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Am J Surg Pathol. 2005 Sep;29(9):1159-63.

Perineural involvement by benign prostatic glands on needle biopsy.

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  • 1Department of Pathology, Johns Hopkins Hospital, Baltimore, MD 21231, USA.

Abstract

Uncommonly, benign prostatic glands can be seen in the perineural space, known as "benign perineural involvement." This phenomenon has not been specifically studied on needle biopsies; 27 needle biopsy cases with perineural involvement were evaluated; 22 (81.4%) were received in consultation, while 5 (18.5%) were in-house cases. In 15 of 22 (68.2%) consult cases, a question was raised by the submitting pathologist regarding the focus. The following patterns of perineural involvement were observed: indentation 14 (51.8%) cases, by up to 3 glands; tracking 8 (29.6%) cases, by up to 6 glands; wrapping 7 (25.9%) from one half to three fourths around the nerve, by up to 3 glands, 1 case showed 95% wrapping; intraneural 4 (14.8%) cases by up to 3 glands; adjacent 2 (7.4%) cases by up to 2 glands. Partial atrophy in the involved glands was seen in 10 (38.4%) cases and complete atrophy in 6 (23%). Of 8 cases with the lesion still present on slides for immunohistochemistry, high molecular weight cytokeratin (HMWCK) and p63 were positive in 6 (75%) and negative in the 2 (25%) cases with partial atrophy. A total of 6 (27%) cases had more than one pattern of perineural involvement. On hematoxylin and eosin sections, basal cells were not identified in 12 (46%) cases, including 2 negative and 1 positive cases stained for HMWCK. Patterns most closely mimicking cancer included intraneural and incomplete perineural encirclement. Perineural invasion by benign atrophic glands cause diagnostic difficulty, especially with negative HMWCK. Careful attention to hematoxylin and eosin morphology and comparison of perineural involvement to adjacent and distant benign glands are necessary.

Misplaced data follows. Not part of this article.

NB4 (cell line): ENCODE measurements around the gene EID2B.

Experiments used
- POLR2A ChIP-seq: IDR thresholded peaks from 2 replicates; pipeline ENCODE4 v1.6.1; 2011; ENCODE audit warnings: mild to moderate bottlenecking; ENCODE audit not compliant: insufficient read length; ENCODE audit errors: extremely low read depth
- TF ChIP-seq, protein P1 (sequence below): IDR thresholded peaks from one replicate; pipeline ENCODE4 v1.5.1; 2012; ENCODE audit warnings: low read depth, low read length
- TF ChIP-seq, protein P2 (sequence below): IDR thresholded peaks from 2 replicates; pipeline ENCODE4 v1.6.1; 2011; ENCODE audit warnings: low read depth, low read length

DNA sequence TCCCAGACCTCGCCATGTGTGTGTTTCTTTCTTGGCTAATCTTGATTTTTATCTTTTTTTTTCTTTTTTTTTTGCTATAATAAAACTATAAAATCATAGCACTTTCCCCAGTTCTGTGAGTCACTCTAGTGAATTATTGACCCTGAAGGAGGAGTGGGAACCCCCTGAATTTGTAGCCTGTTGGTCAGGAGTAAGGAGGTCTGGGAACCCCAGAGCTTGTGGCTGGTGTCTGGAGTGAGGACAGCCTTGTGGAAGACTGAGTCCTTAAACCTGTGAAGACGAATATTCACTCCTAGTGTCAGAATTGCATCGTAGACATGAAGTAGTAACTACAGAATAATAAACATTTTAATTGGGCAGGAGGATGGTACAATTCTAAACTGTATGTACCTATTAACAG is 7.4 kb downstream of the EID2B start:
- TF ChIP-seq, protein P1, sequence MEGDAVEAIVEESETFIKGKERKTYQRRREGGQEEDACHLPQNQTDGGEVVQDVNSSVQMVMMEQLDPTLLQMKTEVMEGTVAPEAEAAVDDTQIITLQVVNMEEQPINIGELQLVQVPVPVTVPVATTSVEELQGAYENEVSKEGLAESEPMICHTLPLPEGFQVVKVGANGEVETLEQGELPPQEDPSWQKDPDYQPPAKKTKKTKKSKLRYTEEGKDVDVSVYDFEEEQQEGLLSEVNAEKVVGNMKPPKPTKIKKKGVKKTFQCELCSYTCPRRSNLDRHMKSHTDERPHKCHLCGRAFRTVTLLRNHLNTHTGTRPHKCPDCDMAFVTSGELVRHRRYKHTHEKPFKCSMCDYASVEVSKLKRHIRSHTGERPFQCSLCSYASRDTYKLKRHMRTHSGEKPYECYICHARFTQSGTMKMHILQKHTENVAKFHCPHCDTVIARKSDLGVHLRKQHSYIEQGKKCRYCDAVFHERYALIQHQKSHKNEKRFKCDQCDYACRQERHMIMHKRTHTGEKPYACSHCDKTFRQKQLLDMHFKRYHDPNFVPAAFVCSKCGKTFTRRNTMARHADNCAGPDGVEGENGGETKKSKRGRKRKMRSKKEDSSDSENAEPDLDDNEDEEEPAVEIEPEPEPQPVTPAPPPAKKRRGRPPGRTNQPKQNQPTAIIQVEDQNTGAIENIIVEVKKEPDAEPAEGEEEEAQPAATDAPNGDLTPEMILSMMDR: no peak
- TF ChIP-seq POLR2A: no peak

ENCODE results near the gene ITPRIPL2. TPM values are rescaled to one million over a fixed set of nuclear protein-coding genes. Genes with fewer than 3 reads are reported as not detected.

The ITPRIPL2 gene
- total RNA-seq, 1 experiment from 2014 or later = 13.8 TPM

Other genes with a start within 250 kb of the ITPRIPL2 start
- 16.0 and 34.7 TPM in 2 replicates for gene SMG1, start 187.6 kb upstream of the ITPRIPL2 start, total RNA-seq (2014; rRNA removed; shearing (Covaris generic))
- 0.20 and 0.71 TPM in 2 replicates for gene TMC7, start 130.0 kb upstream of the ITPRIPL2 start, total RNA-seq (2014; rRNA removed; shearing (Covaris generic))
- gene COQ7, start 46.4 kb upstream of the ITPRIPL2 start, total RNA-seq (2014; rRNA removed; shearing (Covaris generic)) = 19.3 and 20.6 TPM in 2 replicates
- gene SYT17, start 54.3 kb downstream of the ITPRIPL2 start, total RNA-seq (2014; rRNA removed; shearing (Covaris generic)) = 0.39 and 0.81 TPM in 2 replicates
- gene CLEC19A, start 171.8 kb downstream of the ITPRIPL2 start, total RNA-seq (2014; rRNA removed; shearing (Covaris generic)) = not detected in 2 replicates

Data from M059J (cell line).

PMID:
16096404
[PubMed - indexed for MEDLINE]
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